This week's featured creature is the Wilson's snipe.

I'd been wondering when would be a good time to feature this somewhat elusive creature. However, I saw one in Ada Wednesday, so this week it is!

In the snowy conditions, the bird took flight from a small creek and flew above the road on which I was traveling.

That to me was a sign to feature this winter visitor to Oklahoma sooner rather than later.

The Wilson's snipe was named after famed Scottish-American ornithologist Alexander Wilson. Many other birds are also named in his honor, including Wilson's storm-petrel, Wilson's plover, Wilson's phalarope and Wilson's warbler.

Now, when I was a kid, some relatives tried to get me to go snipe hunting. These attempted tricks involved either waiting by the water's edge at night while holding a potato sack, to something about sprinkling salt on a snipe's tail.

My memories of all that are not quite 100%, but I do recall their efforts were futile as I was well aware of snipe behavior by then.


These chunky shorebirds have bodies which are equivalent in size to that of American robins, minus the long tails (see photo).

Wilson's snipes have very long bills, which are used for probing the mud in search of food.

They are mottled on their backs with various shades of brown, and have three intricately patterned long buffy streaks on their backs. Underparts are white, but breasts and flanks are heavily streaked with brown.


These birds can be found all over Oklahoma -- in the proper habitat, of course -- all through the winter. I can't say for sure when the earliest birds arrive in Oklahoma during fall migration, but the latest I've seen one in the area before spring migration was early May.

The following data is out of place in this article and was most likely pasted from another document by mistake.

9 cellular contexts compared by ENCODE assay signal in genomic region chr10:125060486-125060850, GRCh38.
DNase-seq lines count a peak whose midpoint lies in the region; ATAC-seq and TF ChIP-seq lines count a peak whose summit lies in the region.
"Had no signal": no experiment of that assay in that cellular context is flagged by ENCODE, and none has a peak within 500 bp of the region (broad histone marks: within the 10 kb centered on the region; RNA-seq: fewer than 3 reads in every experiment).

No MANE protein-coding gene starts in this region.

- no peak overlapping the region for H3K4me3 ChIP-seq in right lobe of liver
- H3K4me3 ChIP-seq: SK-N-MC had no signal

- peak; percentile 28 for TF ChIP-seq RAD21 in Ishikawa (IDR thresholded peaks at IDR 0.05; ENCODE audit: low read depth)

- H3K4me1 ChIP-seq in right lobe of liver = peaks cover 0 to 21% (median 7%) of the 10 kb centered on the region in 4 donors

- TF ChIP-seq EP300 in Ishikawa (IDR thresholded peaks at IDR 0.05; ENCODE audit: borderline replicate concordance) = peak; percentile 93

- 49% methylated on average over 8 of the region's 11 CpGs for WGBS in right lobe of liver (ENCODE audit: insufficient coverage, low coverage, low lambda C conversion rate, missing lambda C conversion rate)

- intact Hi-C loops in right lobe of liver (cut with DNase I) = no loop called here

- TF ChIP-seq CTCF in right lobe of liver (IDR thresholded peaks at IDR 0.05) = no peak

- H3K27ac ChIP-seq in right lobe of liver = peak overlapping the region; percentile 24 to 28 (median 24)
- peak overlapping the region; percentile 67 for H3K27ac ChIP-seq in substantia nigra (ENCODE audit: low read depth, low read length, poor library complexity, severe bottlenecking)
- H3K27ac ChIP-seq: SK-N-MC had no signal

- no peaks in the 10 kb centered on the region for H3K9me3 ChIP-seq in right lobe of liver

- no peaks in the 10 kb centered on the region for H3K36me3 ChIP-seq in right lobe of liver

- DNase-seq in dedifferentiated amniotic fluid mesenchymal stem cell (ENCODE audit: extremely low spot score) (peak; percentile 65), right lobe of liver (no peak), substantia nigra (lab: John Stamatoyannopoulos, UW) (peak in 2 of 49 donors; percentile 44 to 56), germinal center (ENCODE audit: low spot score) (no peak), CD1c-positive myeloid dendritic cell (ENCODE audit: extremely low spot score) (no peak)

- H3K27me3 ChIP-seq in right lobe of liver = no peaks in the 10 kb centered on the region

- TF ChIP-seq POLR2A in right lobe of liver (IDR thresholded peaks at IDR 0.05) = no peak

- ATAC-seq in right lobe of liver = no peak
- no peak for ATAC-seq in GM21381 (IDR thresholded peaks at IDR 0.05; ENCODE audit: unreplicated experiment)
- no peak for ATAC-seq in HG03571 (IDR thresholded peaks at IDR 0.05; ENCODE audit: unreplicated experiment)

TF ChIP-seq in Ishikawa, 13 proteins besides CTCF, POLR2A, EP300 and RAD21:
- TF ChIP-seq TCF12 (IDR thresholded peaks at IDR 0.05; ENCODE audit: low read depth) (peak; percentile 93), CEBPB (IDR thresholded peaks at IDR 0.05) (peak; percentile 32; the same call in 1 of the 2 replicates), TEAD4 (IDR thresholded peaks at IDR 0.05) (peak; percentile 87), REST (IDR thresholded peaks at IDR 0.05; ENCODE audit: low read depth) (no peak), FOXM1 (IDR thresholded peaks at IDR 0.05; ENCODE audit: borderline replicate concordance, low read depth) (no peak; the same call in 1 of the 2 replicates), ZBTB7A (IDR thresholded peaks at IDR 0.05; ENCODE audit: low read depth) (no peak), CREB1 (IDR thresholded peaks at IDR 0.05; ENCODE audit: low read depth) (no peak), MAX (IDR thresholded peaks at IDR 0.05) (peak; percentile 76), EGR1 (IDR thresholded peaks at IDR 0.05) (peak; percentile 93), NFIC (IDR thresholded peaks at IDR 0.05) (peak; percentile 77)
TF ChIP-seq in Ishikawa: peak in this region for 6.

Their winter range covers the southern two-thirds of the United States and all the way down to Northern South America.

They nest in the Northern United States, and well up into Canada and Alaska. They also have a permanent range in some Northwestern States.


Snipes inhabit ponds, creeks, lakes, roadside ditches and marshes. More in particular, the muddy areas of these habitats.


According to the Cornell Lab of Ornithology, Wilson's snipes feed mainly on insect larvae, including crane, deer and horse flies, as well as dragonflies, beetles, grasshoppers, crickets, mayflies, ants caddisflies and moths. They also eat earthworms.

A snipe uses its long bill to probe deep into the mud, feeling for prey. The bill has a flexible tip which can open enough to grasp prey while the upper portion of the bill remains closed. The bill can also be used like a straw.

Odds and ends

- According to the Cornell Lab, the word “sniper” originated in the 1770s among British soldiers in India who hunted snipe as game. The birds are still hunted in many countries, including the U.S., though their fast, erratic flight style means they are difficult targets.

- The oldest known Wilson’s snipe was at least 9 years, 3 months old, based on a band recovered from a bird that was shot Canada.

- During spring migration, mostly while on the breeding territory, Wilson's snipes perform spectacular flight displays, during which individuals produce a haunting, tremulous sound (Winnow) with their outspread outer tail feathers, according to the Cornell Lab.

Randy Mitchell is a freelance writer and photographer. He has been an avid birdwatcher, nature enthusiast and photographer for more than 40 years. Reach him at

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